Cross-sectional associations between prevalent vertebral fracture and pulmonary function. The sixth Tromso Study
AuthorMorseth, Bente; Melbye, Hasse; Waterloo, Svanhild Haugnes; Thomassen, Marte Renate; Risberg, Marijke Jongsma; Emaus, Nina
Persons with vertebral fracture may have reduced pulmonary function, but this association has not been much studied. The aim of this cross-sectional study was therefore to examine the relationship between vertebral fracture and pulmonary function in a general, elderly population. Vertebral morphometry was used for vertebral fracture assessment in 2132 elderly men (n = 892) and women (n = 1240) aged 55 to 87 years in the population-based Tromsø Study 2007–08. Pulmonary function was examined by spirometry. Pulmonary function was expressed as FVC% predicted, FEV1% predicted, and FEV1/FVC% predicted values, adjusted FVC, FEV1, and FEV1/FVC, and obstructive and restrictive ventilatory impairment. Vertebral fracture was classified according to appearance, number, severity, and location of fractures. Associations were analyzed using general linear and logistic models. FVC% predicted and FEV1% predicted values were not associated with vertebral fracture (P > 0.05), whereas FEV1/FVC% predicted ratio was associated with both prevalent fracture, number of fractures, severity of fractures, and fracture site in men (P < 0.05), but not in women. When FVC, FEV1, and FEV1/FVC values were adjusted for multiple covariates, we found no significant association with vertebral fracture. Obstructive and restrictive ventilatory impairment was not associated with prevalent vertebral fracture. In conclusion, this study did not confirm any clinically relevant associations between prevalent vertebral fracture and ventilatory impairment in elderly individuals.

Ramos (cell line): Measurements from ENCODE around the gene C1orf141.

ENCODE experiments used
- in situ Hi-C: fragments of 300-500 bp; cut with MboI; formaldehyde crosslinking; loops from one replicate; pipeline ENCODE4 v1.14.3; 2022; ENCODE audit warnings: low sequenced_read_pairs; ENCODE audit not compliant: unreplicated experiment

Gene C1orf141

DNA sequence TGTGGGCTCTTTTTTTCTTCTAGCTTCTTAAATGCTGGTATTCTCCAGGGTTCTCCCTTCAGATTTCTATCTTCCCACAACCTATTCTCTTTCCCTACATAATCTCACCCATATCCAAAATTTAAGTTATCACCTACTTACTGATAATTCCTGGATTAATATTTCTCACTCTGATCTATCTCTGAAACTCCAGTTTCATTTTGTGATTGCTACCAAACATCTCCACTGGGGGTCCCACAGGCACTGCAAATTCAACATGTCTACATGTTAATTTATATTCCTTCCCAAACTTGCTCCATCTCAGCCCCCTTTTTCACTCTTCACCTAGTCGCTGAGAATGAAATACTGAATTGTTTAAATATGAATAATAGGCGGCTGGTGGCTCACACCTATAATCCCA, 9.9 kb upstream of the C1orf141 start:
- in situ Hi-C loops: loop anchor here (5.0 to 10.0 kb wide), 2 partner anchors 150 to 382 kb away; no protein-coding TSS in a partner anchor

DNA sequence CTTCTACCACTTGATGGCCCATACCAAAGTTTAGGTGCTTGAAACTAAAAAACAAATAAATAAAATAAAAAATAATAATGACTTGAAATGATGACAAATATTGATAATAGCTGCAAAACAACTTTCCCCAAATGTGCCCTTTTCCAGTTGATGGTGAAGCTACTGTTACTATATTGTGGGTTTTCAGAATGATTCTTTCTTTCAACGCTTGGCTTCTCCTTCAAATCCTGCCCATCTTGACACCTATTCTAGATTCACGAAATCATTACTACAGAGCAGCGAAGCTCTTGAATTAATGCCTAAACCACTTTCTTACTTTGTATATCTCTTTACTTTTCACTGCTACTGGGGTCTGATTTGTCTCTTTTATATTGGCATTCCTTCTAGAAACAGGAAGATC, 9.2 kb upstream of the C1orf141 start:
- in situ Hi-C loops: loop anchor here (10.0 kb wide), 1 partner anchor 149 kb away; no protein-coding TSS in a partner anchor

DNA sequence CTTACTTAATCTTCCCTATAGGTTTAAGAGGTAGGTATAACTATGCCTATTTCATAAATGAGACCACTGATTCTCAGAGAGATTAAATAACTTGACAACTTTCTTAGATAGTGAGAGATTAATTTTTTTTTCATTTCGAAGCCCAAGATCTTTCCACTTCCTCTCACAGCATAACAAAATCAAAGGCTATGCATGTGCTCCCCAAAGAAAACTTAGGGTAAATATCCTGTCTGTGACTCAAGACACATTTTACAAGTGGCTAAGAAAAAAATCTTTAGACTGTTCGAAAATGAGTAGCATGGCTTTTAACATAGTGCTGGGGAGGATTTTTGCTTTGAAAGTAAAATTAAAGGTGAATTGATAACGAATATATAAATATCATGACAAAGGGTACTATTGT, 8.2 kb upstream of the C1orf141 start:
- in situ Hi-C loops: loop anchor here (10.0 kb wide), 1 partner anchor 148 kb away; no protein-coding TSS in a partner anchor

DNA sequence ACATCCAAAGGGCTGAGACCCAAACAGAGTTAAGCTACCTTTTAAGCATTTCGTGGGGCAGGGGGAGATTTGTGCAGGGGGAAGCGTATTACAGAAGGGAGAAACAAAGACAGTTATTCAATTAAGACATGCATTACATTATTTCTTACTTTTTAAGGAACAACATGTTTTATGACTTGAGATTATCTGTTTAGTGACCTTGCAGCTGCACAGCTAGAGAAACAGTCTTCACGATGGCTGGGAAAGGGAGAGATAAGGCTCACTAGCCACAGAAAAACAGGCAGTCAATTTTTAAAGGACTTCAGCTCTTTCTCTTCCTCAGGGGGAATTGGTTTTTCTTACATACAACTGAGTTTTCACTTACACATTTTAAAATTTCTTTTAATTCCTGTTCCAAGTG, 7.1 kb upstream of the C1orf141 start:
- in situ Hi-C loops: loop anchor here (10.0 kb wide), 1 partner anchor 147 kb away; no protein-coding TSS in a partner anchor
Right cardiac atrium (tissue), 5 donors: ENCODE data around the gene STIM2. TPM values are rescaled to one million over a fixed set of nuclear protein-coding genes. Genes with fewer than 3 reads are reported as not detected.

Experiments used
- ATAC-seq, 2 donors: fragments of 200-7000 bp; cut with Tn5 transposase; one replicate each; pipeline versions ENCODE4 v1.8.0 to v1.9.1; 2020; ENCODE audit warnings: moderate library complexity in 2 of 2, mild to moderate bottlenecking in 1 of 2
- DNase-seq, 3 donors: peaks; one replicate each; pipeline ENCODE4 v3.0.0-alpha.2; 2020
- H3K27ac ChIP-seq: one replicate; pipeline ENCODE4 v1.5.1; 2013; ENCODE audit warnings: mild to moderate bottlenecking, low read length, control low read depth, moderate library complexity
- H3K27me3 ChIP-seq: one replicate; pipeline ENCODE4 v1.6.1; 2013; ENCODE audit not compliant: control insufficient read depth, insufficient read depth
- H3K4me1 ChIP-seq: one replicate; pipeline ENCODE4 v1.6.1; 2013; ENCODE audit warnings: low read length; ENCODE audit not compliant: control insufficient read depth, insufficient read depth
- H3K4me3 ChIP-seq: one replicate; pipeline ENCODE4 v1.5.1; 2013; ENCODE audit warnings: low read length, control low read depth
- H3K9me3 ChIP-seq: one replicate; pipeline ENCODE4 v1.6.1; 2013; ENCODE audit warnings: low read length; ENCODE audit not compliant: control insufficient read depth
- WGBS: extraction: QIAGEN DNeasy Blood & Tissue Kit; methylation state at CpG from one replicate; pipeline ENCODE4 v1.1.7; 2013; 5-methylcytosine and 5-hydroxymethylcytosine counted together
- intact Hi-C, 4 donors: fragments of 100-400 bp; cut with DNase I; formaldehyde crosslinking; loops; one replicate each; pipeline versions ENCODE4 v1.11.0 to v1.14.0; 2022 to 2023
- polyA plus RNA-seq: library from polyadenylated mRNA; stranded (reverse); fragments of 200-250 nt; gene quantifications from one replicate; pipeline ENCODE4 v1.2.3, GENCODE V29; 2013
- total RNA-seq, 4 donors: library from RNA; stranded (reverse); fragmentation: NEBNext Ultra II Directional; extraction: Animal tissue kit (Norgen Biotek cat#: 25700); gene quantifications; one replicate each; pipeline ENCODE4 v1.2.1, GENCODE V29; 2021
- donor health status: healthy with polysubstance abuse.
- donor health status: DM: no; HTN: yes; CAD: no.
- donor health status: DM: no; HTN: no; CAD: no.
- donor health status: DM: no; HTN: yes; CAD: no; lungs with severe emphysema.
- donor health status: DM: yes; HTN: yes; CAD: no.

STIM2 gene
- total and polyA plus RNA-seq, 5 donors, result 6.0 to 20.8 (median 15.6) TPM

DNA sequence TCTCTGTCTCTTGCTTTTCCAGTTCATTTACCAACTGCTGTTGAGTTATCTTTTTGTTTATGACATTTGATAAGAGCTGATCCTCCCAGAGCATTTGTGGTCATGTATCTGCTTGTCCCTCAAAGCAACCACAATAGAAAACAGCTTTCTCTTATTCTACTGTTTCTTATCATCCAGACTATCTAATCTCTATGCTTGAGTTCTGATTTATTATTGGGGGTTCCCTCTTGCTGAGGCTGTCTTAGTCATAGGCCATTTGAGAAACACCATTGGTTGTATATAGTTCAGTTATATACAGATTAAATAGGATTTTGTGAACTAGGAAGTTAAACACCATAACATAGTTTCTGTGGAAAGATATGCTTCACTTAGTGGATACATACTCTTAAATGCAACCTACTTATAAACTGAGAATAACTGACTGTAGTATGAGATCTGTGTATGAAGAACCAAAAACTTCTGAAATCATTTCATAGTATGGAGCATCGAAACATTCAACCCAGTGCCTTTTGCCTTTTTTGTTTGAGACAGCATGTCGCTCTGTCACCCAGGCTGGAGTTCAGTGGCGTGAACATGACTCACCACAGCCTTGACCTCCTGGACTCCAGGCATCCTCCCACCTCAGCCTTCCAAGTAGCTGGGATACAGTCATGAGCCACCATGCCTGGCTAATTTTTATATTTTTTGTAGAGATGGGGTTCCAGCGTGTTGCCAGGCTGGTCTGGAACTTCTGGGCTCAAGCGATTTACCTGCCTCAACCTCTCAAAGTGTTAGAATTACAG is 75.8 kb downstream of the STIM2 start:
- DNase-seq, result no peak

CitationBMC Geriatrics (2013), vol. 13:116
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